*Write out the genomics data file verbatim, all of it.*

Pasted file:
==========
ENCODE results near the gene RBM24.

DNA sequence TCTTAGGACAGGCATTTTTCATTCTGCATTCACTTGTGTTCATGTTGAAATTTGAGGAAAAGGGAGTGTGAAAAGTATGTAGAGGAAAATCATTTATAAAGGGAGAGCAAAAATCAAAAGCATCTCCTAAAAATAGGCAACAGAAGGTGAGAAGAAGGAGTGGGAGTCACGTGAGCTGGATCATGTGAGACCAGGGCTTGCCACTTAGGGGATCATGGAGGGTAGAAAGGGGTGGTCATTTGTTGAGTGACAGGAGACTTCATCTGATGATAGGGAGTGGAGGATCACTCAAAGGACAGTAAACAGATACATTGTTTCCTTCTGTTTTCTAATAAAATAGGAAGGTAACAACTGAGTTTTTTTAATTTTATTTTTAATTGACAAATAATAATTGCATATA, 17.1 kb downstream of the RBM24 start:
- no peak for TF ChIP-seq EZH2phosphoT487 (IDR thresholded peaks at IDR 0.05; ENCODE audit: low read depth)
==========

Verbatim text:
ENCODE results near the gene RBM24.

DNA sequence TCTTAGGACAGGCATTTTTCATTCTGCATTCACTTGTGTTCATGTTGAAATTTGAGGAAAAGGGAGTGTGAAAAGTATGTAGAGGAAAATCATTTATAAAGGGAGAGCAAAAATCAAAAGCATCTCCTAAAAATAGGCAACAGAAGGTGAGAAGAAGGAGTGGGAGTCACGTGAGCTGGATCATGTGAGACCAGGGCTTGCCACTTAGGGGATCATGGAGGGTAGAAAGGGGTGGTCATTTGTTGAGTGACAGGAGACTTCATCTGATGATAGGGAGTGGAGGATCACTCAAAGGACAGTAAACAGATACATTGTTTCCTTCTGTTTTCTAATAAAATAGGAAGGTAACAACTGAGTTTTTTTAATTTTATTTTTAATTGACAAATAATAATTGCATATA, 17.1 kb downstream of the RBM24 start:
- no peak for TF ChIP-seq EZH2phosphoT487 (IDR thresholded peaks at IDR 0.05; ENCODE audit: low read depth)